Wildwood endorsed a plan to move the city to single stream recycling, rather than separating plastic, glass, and paper, at the commissioner’s meeting on June 13.
Mayor Ernie Troiano said the plan was pitched at the Cape May County Conference of Mayors meeting June 8 and that mayors there “overwhelmingly endorsed” single stream. “This should be good news to all property owners,” Troiano said. “No more separations of plastic, glass, and paper, everything goes into one pile.”
After Troiano spoke about the plan at the meeting, he and fellow commissioners Pete Byron and Tony Leonetti passed a unanimous resolution supporting the county’s decision to move to single stream recycling.
“We all are by nature lazy, and this way we don’t have to separate,” Troiano said.
Atlantic County, along with other counties throughout the state, have already made the switch to single stream recycling, Troiano said. He added that the Cape May County is probably the last to go to single stream because the equipment necessary for single stream recycling is expensive, and the equipment the county used previously was still in working condition. Now, it is time to replace that equipment, Troiano said, so the Municipal Utilities Authority has pitched single stream to the county’s municipalities.
“Single stream, even though you might think this is going to create a bigger problem because you are combining your paper products and glass and plastic products together, they are actually estimating that it will increase recycling by 24- 27 percent,” Troiano said.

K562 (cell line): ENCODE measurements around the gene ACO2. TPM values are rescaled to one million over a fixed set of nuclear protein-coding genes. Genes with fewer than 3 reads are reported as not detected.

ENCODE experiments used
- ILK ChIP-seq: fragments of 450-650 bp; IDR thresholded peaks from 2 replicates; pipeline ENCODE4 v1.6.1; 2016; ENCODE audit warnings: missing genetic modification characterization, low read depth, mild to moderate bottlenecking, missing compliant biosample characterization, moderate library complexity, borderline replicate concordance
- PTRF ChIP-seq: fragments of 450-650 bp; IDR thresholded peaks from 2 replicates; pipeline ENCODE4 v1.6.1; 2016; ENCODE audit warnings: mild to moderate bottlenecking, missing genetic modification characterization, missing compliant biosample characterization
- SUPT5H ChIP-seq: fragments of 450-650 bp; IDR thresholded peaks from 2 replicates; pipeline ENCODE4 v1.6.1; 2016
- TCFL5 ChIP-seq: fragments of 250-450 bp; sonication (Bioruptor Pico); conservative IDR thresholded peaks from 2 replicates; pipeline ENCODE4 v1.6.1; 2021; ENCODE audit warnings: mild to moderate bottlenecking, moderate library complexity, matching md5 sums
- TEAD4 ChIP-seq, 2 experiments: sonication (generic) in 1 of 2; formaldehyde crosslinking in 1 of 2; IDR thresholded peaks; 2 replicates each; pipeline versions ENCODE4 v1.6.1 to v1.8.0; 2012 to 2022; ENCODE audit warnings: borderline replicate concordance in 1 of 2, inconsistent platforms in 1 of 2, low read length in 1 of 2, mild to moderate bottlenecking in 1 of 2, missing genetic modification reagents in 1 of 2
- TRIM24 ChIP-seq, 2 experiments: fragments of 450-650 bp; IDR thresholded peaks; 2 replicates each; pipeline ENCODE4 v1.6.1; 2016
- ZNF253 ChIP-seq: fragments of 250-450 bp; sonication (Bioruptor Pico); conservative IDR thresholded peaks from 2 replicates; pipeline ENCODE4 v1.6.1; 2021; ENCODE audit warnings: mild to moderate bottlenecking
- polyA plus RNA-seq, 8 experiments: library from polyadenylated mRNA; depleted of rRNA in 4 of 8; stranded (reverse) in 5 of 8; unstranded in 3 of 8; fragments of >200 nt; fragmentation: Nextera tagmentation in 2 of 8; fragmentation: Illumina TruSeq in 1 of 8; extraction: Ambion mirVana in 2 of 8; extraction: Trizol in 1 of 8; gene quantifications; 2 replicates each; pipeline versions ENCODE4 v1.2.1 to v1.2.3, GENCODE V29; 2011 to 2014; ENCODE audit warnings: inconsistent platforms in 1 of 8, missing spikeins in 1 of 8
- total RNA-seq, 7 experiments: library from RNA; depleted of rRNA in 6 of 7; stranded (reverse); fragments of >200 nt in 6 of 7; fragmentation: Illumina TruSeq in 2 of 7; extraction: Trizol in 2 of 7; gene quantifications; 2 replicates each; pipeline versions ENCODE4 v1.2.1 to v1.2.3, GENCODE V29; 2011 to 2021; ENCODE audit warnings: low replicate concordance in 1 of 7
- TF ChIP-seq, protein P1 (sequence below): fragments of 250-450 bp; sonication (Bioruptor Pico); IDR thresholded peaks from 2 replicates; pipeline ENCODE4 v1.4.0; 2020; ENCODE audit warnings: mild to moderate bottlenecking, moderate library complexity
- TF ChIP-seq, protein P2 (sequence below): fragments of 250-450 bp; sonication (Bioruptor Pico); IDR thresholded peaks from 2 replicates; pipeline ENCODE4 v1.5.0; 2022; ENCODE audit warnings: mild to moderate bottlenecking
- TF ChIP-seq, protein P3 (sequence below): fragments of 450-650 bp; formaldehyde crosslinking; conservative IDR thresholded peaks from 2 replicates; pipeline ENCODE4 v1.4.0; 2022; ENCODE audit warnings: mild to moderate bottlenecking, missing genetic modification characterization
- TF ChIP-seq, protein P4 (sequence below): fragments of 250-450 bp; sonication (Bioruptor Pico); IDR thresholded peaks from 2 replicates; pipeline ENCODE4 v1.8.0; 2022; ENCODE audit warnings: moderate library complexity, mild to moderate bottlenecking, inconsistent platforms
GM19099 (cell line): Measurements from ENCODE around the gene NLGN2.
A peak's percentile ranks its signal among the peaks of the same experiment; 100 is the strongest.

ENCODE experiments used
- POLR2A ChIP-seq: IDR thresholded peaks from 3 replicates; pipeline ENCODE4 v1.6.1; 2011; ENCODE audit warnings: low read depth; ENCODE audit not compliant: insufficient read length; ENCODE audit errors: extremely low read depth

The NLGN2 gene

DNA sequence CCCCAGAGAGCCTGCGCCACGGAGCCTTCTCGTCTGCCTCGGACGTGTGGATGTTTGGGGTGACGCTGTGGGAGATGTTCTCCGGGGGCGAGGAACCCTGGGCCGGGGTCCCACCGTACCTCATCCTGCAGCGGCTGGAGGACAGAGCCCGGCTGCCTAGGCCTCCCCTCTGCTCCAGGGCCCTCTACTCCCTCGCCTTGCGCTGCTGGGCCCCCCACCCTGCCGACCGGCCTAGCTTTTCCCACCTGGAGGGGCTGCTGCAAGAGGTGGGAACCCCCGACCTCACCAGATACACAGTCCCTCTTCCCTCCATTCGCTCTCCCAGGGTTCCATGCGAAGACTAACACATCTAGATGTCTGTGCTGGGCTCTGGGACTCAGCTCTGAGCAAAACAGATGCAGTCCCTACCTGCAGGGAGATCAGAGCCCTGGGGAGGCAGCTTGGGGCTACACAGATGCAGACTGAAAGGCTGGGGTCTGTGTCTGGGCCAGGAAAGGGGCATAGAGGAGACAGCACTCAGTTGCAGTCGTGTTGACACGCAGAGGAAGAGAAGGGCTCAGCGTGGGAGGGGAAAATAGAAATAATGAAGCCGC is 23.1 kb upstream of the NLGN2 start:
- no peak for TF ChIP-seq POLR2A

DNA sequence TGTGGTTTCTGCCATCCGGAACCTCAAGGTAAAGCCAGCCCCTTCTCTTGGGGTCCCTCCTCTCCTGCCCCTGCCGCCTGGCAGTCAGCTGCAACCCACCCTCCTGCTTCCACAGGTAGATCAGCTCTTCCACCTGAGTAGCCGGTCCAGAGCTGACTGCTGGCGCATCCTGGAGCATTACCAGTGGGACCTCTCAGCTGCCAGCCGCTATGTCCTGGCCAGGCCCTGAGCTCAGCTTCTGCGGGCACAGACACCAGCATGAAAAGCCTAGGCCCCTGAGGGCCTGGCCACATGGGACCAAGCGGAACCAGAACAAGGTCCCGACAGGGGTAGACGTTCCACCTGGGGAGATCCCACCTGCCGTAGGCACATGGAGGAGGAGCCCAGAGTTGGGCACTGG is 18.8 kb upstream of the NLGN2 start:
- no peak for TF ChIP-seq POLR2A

“Communities where they have gone from double to single stream have increased dramatically,” he added.
Troiano said that switching to this form of recycling should reduce the city’s costs in trash pickup and recycling costs.
“Instead of two trucks; one picking plastic and glass and one picking up paper, it will be one truck picking it all (up),” he said.
Cape May County MUA will be getting the equipment, and will notify municipalities when single stream will begin, Troiano said.
“I think it’s safe to say that this is definitely the recycling of the future,” he said.
North Wildwood City Council and Wildwood Crest Borough Commissioners also endorsed transitioning to single stream at their most recent public meetings.
“It’s a win-win for everybody,” Bill Henfey, mayor of North Wildwood said. “It’s a lot easier on the people to do it, and will save the city a lot of money.”
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